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The WCC Executive Committee Statement: Attacks and Persecution of Christian Communities in Asia

Throughout history, religious communities living in contexts in which other religions predominate have been among the most vulnerable groups in society. In many parts of the world today, Christians in such contexts are among the most persecuted communities. With the Pilgrimage of Justice and Peace (PJP) focus on Asia this year, we observe the challenges faced by Christian communities in several countries and territories in this region.

27 May 2019

Statement on Attacks and Persecution of

Christian Communities in Asia

But they shall all sit under their own vines and under their own fig trees,
and no one shall make them afraid;
for the mouth of the Lord of hosts has spoken.

For all the peoples walk,
each in the name of its god,
but we will walk in the name of the Lord our God
forever and ever.

Micah 4:4-5 (NRSV)

 

Throughout history, religious communities living in contexts in which other religions predominate have been among the most vulnerable groups in society. In many parts of the world today, Christians in such contexts are among the most persecuted communities. With the Pilgrimage of Justice and Peace (PJP) focus on Asia this year, we observe the challenges faced by Christian communities in several countries and territories in this region. At the same time we lament that religious communities suffer severe discrimination and violent attacks in other contexts and regions, and denounce in particular the recent horrific attacks on Muslim communities in Aotearoa New Zealand and on the Tree of Life Synagogue in Pittsburgh, USA.

In some contexts Christian communities are unfairly or mistakenly linked to the colonial histories of their countries, and/or not acknowledged as indigenous to the countries in which they have always lived. They are frequently scapegoated in the context of prevailing geopolitical and religious undercurrents and narratives of retaliation, and their dignity and freedoms violated, often with impunity. And they are increasingly targeted in brutal violent attacks.

The violence occurs in the context of systematic marginalization, unequal citizenship rights, and being subjected to discriminatory laws, including blasphemy laws. Such laws are often applied without due process or impartiality, and under threat of violence to the responsible civil, judicial and police authorities, even culminating in mob violence. In many contexts, the vulnerability of Christian communities is accentuated by their socio-economic situation, race, ethnic and or caste identity, and lack of access to land, resources, and education. Women are particularly vulnerable, being subjected to physical, and sexual violence, rape, abductions, forced marriages, and in cases of conversion, also to shaming, shunning, forced divorce and denial of custody of children.

Ecumenical Pilgrim Team Visits (PTVs) undertaken in the Asian region this year have witnessed such trends and circumstances in the current situation of Christian communities in Pakistan, Indonesia, India and Myanmar.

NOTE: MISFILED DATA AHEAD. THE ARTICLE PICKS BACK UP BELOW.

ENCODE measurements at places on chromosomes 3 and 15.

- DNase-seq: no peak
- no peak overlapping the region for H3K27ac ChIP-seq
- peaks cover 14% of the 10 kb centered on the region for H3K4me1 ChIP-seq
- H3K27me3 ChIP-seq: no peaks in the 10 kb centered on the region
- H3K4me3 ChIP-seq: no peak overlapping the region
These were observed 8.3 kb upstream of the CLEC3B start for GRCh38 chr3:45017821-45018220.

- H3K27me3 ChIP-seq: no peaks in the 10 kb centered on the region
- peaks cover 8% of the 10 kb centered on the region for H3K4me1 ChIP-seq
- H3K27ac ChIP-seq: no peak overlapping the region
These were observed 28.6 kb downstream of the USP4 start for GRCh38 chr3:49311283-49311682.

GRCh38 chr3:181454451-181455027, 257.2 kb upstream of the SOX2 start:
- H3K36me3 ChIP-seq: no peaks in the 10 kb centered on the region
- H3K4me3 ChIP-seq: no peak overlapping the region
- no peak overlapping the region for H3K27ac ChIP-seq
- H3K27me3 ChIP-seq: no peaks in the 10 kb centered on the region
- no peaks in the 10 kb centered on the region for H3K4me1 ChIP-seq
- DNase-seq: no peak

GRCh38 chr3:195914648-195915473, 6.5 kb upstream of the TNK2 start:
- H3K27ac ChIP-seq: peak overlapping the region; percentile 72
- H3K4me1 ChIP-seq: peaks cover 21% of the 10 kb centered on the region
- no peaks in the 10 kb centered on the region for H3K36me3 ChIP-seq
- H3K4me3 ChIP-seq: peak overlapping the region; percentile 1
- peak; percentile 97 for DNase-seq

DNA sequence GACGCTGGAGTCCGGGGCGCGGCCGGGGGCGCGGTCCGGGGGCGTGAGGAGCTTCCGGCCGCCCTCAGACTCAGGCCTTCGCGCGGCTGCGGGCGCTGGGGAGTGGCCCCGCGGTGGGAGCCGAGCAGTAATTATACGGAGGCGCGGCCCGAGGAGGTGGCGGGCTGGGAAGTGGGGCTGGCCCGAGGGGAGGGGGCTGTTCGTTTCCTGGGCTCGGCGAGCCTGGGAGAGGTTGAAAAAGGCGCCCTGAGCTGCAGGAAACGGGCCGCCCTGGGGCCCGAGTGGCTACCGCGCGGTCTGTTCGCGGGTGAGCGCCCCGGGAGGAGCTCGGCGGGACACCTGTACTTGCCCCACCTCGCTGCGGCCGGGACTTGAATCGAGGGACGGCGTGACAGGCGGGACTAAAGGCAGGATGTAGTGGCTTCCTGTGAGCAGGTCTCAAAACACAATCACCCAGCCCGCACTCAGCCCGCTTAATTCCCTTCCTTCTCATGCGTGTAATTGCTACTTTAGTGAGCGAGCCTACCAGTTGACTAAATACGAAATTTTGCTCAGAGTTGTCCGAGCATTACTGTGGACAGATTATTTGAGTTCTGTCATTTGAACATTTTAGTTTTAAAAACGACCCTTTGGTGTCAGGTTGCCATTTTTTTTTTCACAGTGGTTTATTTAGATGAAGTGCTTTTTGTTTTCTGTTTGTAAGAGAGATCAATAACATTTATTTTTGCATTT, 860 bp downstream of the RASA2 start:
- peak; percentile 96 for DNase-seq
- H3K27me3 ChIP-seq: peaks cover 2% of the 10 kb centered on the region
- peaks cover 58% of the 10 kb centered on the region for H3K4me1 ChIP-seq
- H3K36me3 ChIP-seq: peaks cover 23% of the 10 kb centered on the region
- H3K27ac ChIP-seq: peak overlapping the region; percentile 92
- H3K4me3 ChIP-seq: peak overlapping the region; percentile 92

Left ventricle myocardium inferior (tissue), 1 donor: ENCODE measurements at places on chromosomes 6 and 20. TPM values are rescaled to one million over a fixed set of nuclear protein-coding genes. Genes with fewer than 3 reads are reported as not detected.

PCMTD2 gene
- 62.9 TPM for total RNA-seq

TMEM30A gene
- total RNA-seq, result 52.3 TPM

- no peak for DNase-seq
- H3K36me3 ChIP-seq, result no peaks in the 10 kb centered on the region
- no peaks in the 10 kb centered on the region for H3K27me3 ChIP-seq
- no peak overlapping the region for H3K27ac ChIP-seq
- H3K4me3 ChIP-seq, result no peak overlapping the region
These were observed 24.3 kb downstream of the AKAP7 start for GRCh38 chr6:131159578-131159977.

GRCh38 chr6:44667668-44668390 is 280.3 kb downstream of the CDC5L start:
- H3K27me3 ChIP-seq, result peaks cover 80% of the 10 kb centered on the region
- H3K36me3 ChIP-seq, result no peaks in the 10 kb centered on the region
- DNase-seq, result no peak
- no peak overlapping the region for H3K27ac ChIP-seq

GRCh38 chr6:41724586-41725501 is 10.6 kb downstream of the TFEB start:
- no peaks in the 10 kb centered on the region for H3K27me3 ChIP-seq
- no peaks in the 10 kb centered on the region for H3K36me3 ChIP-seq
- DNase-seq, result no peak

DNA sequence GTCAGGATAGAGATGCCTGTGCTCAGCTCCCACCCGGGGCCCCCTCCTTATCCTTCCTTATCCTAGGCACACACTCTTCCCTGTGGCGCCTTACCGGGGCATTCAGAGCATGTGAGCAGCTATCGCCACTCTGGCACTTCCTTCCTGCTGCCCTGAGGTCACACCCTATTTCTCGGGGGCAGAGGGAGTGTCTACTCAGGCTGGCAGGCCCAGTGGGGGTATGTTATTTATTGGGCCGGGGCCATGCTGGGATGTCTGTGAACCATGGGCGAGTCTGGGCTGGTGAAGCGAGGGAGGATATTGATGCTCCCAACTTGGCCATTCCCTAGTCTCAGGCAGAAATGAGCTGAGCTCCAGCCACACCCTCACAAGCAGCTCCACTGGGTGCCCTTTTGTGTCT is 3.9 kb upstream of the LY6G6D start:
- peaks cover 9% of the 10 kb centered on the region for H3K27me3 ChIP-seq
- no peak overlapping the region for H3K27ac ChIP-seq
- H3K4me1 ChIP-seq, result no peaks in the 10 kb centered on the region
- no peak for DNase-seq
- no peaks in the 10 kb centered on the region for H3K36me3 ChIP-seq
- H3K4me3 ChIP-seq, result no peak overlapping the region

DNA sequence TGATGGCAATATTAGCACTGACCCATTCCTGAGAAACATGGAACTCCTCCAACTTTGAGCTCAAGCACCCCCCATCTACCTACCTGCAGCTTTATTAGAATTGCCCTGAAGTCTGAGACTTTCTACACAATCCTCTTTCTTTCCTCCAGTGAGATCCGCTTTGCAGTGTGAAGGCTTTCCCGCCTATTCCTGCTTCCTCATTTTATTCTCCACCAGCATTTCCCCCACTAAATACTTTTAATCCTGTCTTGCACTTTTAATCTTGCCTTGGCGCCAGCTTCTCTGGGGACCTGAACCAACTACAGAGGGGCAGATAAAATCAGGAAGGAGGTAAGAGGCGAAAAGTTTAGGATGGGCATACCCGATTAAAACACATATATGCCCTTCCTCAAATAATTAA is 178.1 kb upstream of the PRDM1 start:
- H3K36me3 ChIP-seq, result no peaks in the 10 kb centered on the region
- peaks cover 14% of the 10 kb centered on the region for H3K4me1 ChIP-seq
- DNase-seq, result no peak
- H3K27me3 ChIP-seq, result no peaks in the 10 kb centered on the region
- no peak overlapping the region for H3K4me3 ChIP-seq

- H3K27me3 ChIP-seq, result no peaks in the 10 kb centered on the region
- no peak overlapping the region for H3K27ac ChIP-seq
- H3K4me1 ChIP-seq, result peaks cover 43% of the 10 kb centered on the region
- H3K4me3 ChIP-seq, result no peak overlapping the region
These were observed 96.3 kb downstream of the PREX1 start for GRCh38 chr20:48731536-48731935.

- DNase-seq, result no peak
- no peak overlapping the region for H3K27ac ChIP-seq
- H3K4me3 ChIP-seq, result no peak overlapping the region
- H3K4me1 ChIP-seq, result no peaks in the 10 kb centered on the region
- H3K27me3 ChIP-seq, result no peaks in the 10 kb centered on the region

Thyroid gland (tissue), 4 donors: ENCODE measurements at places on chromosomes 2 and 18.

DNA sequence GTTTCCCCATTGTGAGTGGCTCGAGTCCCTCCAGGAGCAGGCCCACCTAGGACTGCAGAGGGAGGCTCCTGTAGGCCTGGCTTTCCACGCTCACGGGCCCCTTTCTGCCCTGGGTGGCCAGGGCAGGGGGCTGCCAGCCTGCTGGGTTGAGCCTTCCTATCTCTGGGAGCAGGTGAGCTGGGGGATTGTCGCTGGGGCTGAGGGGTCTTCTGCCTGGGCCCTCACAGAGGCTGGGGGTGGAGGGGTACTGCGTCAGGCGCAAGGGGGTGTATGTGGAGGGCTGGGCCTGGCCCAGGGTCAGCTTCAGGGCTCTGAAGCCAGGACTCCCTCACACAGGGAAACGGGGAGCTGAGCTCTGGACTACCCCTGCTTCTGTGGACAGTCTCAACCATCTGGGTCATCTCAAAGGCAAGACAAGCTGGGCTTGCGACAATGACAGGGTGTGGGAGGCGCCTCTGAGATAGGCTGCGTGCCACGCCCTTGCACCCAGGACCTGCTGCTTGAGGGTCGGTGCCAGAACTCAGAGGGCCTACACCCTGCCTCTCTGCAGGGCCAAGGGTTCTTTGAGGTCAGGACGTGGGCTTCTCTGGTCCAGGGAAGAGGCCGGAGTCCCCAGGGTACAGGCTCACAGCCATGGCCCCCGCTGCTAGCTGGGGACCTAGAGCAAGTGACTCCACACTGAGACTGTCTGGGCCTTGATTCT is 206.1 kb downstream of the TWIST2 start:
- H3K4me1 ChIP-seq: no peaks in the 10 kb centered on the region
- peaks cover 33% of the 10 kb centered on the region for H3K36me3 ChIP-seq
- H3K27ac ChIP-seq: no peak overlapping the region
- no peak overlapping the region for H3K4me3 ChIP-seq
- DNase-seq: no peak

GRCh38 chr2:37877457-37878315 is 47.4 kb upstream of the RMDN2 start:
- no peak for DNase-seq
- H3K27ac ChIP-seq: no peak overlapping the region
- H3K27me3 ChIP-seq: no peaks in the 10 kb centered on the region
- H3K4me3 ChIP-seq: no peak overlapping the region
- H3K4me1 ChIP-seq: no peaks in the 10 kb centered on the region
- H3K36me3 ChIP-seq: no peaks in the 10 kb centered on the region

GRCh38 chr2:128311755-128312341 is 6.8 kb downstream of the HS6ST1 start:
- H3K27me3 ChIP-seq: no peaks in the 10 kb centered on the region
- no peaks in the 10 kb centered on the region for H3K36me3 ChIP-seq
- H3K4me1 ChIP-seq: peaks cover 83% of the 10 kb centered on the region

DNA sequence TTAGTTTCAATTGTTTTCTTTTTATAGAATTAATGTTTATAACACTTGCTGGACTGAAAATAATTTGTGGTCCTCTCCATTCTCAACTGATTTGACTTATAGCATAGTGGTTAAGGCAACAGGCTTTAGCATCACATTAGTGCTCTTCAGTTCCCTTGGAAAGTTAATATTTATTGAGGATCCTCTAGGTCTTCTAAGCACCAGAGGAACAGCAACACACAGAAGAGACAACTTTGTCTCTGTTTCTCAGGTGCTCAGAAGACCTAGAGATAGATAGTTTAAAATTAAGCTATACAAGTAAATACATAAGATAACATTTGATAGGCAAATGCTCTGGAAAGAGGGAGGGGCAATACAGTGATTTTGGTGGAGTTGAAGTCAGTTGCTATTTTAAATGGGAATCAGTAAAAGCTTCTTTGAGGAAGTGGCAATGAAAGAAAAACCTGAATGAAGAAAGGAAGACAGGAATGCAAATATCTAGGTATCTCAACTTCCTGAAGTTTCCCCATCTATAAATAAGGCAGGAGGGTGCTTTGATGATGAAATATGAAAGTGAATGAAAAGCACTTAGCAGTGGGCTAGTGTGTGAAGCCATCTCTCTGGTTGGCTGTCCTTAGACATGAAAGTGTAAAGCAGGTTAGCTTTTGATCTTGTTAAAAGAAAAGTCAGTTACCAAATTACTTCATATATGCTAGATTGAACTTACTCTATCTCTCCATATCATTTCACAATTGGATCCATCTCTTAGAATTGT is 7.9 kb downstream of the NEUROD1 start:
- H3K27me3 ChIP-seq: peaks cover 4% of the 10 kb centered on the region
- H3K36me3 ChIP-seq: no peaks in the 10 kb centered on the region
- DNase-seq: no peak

The massacre of 253 people and the maiming of hundreds more when suicide bombers struck churches and hotels in Colombo, Negombo and Batticaloa in Sri Lanka on Easter Sunday, 21 April 2019, was a particularly shocking expression of the extremist threats facing Christian communities and those considered ‘foreign’ or ‘other’. A PTV to Sri Lanka is expected to take place later in the year.

 

The executive committee of the World Council of Churches, meeting on 22-28 May 2019 in Bossey, Switzerland, calls on:

  • All governments in Asia and throughout the world to ensure equal citizenship status and rights for all their citizens, regardless of religious, ethnic or other identity, and to guarantee to religious communities free access to their holy sites and places of worship;
  • Majority religious communities to be sensitive to the particular vulnerabilities and proactively pursue the welfare of religious minorities. We extend this call also to Christians in societies where they are in the majority, to lead by example, to reflect the love of Jesus Christ, unconditionally loving the other, the different, and the minorities in their midst;
  • Religious leaders to promote peace and harmony among and between different religious communities, to work to overcome discrimination and violence perpetrated against the religious ‘other’, to reject the use of religion to incite hatred, violence, extremism, and blind fanaticism, and to refrain from using the name of God to justify acts of murder, terrorism, exile, exclusion and oppression;
  • Religious communities to encourage communication and cooperation between religions at the grassroots level, not just at the level of leadership, and to educate for peace in multi-religious contexts;
  • Governments to revise blasphemy laws and the way such laws are implemented, so that that they do not contradict international obligations with regard to human rights especially the rights to freedom of religion and freedom of expression;
  • WCC to ensure that the planned PTV to Sri Lanka takes place at a time and in a form that enables the solidarity and support of the ecumenical movement to be made visible and tangible to the churches of the country in the aftermath of the recent terrible attacks.

 

In accordance with the prophet Micah’s words, may people flourish in their own lands, free from fear. May we work together, following God’s will to restore the world to justice and to peace!